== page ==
Emerging markets put downward pressure on smartphone prices


Emerging markets are putting downward pressure on smartphone prices, as mobile users trade in their feature phones for smartphones, estimates market research firm IDC.

"Converting feature phone sales to smartphone sales implies a relentless push towards low cost," says Simon Baker, program manager for mobile phones at IDC CEMA. Nearly half of the mobile handsets sold across the world have retail prices of less than $100 without sales tax, with two-thirds of those having prices of less than $50, according to IDC figures.

India, for example, represents more than one-quarter of the global feature phone market, and nearly half of the smartphones shipped to the country last year cost less than $120 per phone.

Other emerging markets with high feature phone penetration include the Middle East and Africa, Central and Eastern Europe and Latin America. "This is a very big market opportunity. Some 660 million feature phones were shipped last year, which could add two-thirds to the size of the current global smartphone market," says Baker.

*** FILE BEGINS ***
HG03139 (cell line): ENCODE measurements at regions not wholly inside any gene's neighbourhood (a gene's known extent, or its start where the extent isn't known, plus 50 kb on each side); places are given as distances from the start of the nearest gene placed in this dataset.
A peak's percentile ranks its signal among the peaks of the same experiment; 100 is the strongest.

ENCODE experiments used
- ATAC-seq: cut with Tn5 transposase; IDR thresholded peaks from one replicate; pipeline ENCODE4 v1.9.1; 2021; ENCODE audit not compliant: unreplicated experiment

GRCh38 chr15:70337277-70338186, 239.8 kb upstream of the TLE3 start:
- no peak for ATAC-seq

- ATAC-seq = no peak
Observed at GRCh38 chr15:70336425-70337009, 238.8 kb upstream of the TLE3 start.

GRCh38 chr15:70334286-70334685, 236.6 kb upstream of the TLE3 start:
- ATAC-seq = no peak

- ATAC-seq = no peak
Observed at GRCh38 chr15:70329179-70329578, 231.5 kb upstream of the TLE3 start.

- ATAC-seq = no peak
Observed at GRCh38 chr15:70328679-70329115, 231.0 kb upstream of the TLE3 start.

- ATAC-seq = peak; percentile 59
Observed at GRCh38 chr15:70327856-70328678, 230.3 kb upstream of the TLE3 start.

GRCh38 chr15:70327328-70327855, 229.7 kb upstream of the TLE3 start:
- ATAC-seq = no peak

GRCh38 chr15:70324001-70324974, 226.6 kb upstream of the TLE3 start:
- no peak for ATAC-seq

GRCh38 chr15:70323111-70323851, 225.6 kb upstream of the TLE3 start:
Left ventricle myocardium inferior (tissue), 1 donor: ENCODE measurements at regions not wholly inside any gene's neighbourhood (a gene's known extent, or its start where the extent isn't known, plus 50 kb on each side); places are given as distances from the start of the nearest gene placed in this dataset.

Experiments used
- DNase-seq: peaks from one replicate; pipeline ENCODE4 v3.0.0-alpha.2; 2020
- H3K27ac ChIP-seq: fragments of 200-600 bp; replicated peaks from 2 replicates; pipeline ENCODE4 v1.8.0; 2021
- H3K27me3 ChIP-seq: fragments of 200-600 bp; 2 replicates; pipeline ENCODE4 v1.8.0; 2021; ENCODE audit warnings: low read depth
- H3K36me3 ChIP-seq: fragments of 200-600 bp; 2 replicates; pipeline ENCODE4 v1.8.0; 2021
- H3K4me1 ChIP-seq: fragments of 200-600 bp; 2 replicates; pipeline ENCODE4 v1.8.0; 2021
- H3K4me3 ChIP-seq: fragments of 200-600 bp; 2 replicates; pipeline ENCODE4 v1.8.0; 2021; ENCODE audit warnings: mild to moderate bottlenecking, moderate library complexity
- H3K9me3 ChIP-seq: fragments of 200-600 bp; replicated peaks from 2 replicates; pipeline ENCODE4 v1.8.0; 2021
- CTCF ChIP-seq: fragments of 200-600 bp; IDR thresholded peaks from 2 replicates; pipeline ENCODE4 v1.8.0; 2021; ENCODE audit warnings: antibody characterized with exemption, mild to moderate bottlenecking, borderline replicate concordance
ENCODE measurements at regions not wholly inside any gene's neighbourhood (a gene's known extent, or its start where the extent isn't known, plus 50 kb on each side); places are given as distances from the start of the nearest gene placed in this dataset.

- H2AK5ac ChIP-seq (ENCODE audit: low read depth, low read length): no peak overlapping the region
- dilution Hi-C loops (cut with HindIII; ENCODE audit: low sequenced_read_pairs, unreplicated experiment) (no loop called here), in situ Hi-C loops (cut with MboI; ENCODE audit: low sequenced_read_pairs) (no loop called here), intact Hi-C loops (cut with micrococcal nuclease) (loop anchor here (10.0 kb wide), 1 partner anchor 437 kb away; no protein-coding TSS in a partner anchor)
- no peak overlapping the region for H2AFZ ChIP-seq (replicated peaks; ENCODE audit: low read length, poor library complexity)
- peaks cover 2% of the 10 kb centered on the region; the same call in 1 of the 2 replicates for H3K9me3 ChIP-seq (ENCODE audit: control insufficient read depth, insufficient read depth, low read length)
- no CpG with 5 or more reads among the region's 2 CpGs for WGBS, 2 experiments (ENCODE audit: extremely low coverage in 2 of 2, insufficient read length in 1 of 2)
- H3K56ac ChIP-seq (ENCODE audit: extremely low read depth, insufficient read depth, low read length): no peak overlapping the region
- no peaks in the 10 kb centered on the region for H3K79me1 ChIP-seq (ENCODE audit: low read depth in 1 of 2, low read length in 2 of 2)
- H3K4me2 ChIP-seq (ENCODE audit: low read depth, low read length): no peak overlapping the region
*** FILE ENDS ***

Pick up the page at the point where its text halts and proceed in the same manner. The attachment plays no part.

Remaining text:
"The opportunity gets larger the lower the price falls. If you take retail prices without sales tax, in 2013 nearly three-quarters of the $100-$125 price tier was already accounted for by smartphones. Within $75-$100 the proportion was down to just over half, and between $50-$75 it was not much more than a third," Baker adds.

To compete in the lower-priced smartphone market, manufacturers have begun moving their manufacturing to countries with lower labor costs, such as Vietnam and Indonesia, IDC notes.

For more:
- check out IDC's release

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